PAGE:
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Saudi Arabia, in reversal, says Khashoggi's killing was ‘premeditated'
[BEIRUT] Saudi Arabia's public prosecutor said on Thursday that new evidence indicated that the killing of the Saudi journalist Jamal Khashoggi had been "premeditated," suggesting yet another shift in the kingdom's official story of how he was killed.
For weeks after Khashoggi disappeared on Oct 2, Saudi officials insisted that he had left the Saudi Consulate in Istanbul alive and well that day. Later, officials hinted that he might have fallen victim to "rogue" agents of the kingdom.
On Saturday, Saudi officials acknowledged that a 15-man team had flown to Turkey to confront Khashoggi inside the consulate, and killed him there. But they said his death was an accident, the result of a "fistfight" - when he screamed, they said, one of the men put him in a chokehold, killing him accidentally.
The latest statement, which was announced through the kingdom's state-run news media, said the kingdom's public prosecutor had received new information from Turkey through a joint Saudi-Turkish investigation into the death. It also said that the investigation was continuing, making it unclear whether Saudi Arabia itself had concluded that the killing was premeditated.
The latest change is likely to cast further doubt on the kingdom's explanation of what happened to Khashoggi. Saudi Arabia's narrative has already been met with widespread skepticism, not least by President Donald Trump, who called it "one of the worst in the history of cover-ups."
The shift in the Saudi account coincided with a visit to Turkey by Gina Haspel, the director of the CIA. Turkish officials said Ms Haspel was expected to receive access to an audio recording and other evidence that the Turks have said prove Khashoggi's killing was a premeditated assassination ordered from the upper levels of the Saudi royal family. Sabah, a pro-government Turkish newspaper, reported on Wednesday that Turkish officials had already shared evidence including audio recordings with Ms Haspel.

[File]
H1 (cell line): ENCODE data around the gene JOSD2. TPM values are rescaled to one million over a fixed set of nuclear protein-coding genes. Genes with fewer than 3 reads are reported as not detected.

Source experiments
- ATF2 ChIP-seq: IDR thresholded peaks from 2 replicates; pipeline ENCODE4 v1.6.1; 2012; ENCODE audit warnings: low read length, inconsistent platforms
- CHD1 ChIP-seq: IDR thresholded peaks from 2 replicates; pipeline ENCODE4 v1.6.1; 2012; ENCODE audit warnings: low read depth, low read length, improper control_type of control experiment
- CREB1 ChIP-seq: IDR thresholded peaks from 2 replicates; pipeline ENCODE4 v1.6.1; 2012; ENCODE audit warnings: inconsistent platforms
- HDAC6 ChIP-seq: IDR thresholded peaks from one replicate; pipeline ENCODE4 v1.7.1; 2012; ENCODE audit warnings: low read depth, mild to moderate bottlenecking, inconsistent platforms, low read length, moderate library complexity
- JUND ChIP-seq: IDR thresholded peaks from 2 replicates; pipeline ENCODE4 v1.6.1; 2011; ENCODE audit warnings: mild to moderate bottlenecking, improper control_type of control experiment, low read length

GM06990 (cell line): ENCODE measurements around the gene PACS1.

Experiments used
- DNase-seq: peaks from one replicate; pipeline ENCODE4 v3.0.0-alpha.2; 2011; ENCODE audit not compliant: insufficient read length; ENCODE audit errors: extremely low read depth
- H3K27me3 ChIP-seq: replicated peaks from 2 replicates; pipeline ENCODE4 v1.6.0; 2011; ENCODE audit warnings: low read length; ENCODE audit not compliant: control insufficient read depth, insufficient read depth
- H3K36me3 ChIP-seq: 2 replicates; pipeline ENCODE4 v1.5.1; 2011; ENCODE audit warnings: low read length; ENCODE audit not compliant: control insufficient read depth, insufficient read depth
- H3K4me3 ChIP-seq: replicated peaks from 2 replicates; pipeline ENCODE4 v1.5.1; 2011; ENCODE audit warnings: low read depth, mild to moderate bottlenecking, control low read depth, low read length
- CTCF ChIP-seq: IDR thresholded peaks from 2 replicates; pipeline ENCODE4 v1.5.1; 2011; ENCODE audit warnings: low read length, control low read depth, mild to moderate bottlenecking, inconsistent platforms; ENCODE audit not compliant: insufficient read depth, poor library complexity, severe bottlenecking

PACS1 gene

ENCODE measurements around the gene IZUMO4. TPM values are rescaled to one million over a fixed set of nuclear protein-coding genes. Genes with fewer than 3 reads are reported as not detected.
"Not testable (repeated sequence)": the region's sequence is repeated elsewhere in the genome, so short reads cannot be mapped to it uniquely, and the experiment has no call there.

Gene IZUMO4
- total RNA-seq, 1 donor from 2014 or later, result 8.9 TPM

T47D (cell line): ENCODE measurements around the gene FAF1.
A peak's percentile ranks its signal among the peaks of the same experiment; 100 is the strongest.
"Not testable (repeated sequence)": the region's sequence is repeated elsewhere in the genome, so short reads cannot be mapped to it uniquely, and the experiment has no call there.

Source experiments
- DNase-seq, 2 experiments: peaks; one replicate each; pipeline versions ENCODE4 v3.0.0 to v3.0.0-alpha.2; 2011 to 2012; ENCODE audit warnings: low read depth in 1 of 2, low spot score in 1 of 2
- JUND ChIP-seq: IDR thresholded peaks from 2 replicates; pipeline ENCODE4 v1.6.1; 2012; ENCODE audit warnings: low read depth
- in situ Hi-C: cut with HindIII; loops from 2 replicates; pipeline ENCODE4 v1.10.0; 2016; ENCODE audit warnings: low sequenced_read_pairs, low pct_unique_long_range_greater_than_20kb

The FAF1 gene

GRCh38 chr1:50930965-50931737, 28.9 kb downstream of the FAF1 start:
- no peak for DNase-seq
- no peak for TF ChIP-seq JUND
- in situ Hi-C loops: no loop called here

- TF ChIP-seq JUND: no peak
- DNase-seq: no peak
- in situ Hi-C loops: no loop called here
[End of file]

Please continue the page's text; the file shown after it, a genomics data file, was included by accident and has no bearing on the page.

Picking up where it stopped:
The timing of the latest announcement suggests that the Saudis may be seeking to revise their previous public explanation before Washington received and digested evidence that would further discredit it.
President Recep Tayyip Erdogan of Turkey on Wednesday called Khashoggi's killing "premeditated murder" and asked a series of leading questions about who in Riyadh had ordered the operation. Turkish officials have leaked several details that point to premeditation, including the fact that a member of the Saudi team that flew to Istanbul resembled Khashoggi, dressed in his clothes and walked around Istanbul to create a false trail of security camera images that appeared to show the journalist alive.
The new revision will probably increase the pressure from lawmakers of both parties in Congress for the Trump administration to impose sanctions on the Saudi government, which is de facto led by the White House's close ally, the crown prince, Mohammed bin Salman.
Turkish officials have said that the team killed Khashoggi soon after he entered the consulate and then dismembered his body with a bone saw, which they brought with them to Istanbul.